Glatiramer acetate (Copaxone) is an injectable drug used to treat relapsing-remitting multiple sclerosis (RRMS). RRMS is the most common type of multiple sclerosis (MS).

Copaxone helps block certain white blood cells known as T cells. These cells can damage your myelin. Myelin is the natural protein that wraps around and protects nerve cells in your brain and spinal cord.

Copaxone doesn’t have any known drug interactions.

If you’re taking other drugs, always tell your doctor and pharmacist. If drug interactions with Copaxone are discovered, your doctor and pharmacist will learn about them and advise you on how they may affect your treatment.

However, despite the lack of drug interactions, it still may not be safe to drink while taking this drug.

Although Copaxone doesn’t interact with alcohol, your medication side effects could be worse if you combine the two.

Flushing and redness

Many people who use Copaxone report flushing or redness in their face or body. Alcohol also causes flushing in many people.

If you drink while taking this drug, you could be more likely to experience flushing and redness in your face.

Other side effects

Alcohol can also aggravate more serious side effects of Copaxone. They include:

In addition, Copaxone can suppress your body’s ability to fight off infection.

These side effects can occur at unpredictable times. You may experience them weeks or months after you start using the drug.

Alcohol doesn’t interact with Copaxone, but it can interact with MS. Alcohol is a depressant that affects your central nervous system (CNS). It can also affect your:

  • mood
  • sleep
  • balance
  • movement
  • senses

Regular or excessive consumption of alcohol can also cause neurological symptoms that are similar to MS symptoms.

MS is commonly treated with more than one drug. If you take other medications for your MS, such as drugs to relieve spasms, help you sleep, or treat bladder problems, they may be affected by alcohol.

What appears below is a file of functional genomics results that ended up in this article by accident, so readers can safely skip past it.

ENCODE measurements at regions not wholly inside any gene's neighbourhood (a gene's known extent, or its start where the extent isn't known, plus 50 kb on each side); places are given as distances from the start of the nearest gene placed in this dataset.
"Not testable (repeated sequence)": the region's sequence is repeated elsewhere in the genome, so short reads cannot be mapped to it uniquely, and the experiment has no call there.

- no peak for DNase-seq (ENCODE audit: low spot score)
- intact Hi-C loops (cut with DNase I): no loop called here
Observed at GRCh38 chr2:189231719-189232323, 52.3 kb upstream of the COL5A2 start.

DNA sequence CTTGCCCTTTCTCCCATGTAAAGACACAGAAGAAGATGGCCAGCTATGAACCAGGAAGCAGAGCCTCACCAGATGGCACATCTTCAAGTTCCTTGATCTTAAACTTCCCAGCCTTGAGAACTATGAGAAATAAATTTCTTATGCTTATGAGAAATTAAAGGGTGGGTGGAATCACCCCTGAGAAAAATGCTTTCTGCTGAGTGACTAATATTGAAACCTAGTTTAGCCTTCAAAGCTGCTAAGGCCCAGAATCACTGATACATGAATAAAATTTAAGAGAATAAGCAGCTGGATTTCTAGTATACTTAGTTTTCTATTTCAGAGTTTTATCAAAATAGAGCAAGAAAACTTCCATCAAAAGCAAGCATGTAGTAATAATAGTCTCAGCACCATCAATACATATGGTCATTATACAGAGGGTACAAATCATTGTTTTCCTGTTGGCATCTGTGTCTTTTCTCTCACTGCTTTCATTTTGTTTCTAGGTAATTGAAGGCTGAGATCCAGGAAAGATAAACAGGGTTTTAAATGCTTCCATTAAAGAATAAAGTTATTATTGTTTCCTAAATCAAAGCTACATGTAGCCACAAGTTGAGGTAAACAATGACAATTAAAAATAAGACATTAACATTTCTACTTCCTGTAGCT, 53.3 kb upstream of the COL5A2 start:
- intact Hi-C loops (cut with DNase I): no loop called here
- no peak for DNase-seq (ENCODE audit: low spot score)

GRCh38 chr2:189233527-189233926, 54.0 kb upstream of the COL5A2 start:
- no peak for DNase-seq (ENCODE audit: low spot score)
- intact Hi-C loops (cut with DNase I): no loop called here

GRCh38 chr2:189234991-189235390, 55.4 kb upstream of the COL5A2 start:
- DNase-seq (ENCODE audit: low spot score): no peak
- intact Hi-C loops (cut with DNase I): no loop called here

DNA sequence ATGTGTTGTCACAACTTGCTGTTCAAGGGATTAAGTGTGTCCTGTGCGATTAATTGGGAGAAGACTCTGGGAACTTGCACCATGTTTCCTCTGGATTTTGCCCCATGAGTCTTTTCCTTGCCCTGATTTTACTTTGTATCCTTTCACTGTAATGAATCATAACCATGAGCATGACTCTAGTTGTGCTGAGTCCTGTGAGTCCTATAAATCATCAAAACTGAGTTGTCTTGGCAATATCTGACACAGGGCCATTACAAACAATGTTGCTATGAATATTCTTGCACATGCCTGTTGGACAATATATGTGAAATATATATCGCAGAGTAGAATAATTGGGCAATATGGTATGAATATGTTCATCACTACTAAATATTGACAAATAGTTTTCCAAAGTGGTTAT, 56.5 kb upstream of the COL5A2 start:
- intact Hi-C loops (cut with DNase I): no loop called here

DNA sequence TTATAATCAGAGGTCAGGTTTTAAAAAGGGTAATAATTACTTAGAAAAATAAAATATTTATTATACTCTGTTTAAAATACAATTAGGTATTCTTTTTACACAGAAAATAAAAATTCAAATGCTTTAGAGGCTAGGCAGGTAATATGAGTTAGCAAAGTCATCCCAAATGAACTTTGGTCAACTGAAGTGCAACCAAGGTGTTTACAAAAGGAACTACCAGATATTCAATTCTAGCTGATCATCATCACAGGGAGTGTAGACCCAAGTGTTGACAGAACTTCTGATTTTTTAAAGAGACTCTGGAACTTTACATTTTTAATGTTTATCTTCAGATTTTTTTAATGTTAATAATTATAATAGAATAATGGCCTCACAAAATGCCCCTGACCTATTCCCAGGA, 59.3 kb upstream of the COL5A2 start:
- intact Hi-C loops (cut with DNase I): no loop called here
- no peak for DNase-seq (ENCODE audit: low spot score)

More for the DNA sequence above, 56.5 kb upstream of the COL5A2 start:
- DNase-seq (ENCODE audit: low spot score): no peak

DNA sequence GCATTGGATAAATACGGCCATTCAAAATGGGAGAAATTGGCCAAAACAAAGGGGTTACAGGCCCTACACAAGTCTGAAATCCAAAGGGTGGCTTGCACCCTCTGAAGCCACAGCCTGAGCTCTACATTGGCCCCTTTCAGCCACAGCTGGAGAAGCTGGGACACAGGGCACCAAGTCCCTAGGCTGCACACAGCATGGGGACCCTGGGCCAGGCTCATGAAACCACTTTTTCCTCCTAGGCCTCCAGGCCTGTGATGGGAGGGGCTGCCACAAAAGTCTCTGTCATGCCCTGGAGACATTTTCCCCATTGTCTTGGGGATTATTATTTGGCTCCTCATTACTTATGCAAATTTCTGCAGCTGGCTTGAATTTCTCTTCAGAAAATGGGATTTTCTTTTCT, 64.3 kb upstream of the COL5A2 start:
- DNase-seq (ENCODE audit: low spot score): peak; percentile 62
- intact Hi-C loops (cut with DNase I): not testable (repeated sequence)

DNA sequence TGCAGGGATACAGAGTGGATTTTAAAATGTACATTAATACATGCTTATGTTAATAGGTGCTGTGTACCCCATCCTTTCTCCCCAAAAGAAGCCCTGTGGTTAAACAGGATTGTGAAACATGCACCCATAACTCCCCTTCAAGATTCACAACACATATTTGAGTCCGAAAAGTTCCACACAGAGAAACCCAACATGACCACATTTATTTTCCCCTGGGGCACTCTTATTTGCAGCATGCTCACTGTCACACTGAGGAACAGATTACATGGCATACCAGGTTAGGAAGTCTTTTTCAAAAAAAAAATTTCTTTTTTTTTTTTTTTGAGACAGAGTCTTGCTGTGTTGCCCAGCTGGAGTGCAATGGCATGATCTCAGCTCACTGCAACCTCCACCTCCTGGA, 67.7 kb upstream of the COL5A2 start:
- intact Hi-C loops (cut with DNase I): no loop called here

Additionally, it may be difficult to decide if worsening symptoms are caused by your MS or by the alcohol.

Did you know? Alcohol pulls water out of your body, which can change your blood pressure or heart rate. This can make it more difficult to fight off infections.

If you have a special occasion coming up and want to enjoy a toast with family and friends, first talk to your doctor about the risks of consuming alcohol with Copaxone. Ultimately, the decision to drink or to avoid alcohol is up to the individual with MS.

If you’re injecting Copaxone every day, you may experience daily side effects and the risk may be greater. If you inject Copaxone three times a week, your side effects may occur only on those days of the week.

The way your body processes Copaxone isn’t well understood. It’s also difficult to predict how your body will react to alcohol when you have MS.

If your Copaxone side effects are difficult to manage, your doctor may be able to change your dose schedule.

If the drug doesn’t help you completely manage your MS symptoms, you may need additional treatment. You may also want to talk about other treatments that may help with your MS.